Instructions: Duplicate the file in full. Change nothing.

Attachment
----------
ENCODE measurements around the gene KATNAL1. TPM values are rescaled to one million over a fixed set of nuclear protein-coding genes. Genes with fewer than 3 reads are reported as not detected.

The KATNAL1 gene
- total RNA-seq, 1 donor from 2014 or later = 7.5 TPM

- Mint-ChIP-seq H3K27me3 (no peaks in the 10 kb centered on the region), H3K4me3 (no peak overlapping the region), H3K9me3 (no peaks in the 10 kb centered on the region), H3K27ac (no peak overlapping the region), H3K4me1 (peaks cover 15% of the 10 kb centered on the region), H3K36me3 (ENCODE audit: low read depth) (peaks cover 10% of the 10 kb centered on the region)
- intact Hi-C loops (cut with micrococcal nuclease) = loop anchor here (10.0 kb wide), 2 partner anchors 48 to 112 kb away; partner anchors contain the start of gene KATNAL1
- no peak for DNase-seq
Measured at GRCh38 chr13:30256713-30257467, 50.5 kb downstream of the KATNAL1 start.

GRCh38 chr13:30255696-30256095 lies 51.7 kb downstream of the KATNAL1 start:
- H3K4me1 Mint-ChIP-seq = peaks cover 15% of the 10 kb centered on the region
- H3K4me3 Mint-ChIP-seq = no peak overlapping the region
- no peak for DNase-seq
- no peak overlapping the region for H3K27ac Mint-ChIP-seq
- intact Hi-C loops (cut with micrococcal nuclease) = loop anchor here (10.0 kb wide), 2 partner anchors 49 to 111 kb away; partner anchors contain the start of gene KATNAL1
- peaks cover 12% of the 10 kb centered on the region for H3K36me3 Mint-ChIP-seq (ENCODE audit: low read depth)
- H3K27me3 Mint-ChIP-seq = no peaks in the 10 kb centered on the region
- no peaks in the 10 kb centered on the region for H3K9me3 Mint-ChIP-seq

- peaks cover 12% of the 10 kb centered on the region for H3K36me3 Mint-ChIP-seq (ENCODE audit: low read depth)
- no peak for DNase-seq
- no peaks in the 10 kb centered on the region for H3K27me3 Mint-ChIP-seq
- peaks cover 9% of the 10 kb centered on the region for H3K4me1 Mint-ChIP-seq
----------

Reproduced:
ENCODE measurements around the gene KATNAL1. TPM values are rescaled to one million over a fixed set of nuclear protein-coding genes. Genes with fewer than 3 reads are reported as not detected.

The KATNAL1 gene
- total RNA-seq, 1 donor from 2014 or later = 7.5 TPM

- Mint-ChIP-seq H3K27me3 (no peaks in the 10 kb centered on the region), H3K4me3 (no peak overlapping the region), H3K9me3 (no peaks in the 10 kb centered on the region), H3K27ac (no peak overlapping the region), H3K4me1 (peaks cover 15% of the 10 kb centered on the region), H3K36me3 (ENCODE audit: low read depth) (peaks cover 10% of the 10 kb centered on the region)
- intact Hi-C loops (cut with micrococcal nuclease) = loop anchor here (10.0 kb wide), 2 partner anchors 48 to 112 kb away; partner anchors contain the start of gene KATNAL1
- no peak for DNase-seq
Measured at GRCh38 chr13:30256713-30257467, 50.5 kb downstream of the KATNAL1 start.

GRCh38 chr13:30255696-30256095 lies 51.7 kb downstream of the KATNAL1 start:
- H3K4me1 Mint-ChIP-seq = peaks cover 15% of the 10 kb centered on the region
- H3K4me3 Mint-ChIP-seq = no peak overlapping the region
- no peak for DNase-seq
- no peak overlapping the region for H3K27ac Mint-ChIP-seq
- intact Hi-C loops (cut with micrococcal nuclease) = loop anchor here (10.0 kb wide), 2 partner anchors 49 to 111 kb away; partner anchors contain the start of gene KATNAL1
- peaks cover 12% of the 10 kb centered on the region for H3K36me3 Mint-ChIP-seq (ENCODE audit: low read depth)
- H3K27me3 Mint-ChIP-seq = no peaks in the 10 kb centered on the region
- no peaks in the 10 kb centered on the region for H3K9me3 Mint-ChIP-seq

- peaks cover 12% of the 10 kb centered on the region for H3K36me3 Mint-ChIP-seq (ENCODE audit: low read depth)
- no peak for DNase-seq
- no peaks in the 10 kb centered on the region for H3K27me3 Mint-ChIP-seq
- peaks cover 9% of the 10 kb centered on the region for H3K4me1 Mint-ChIP-seq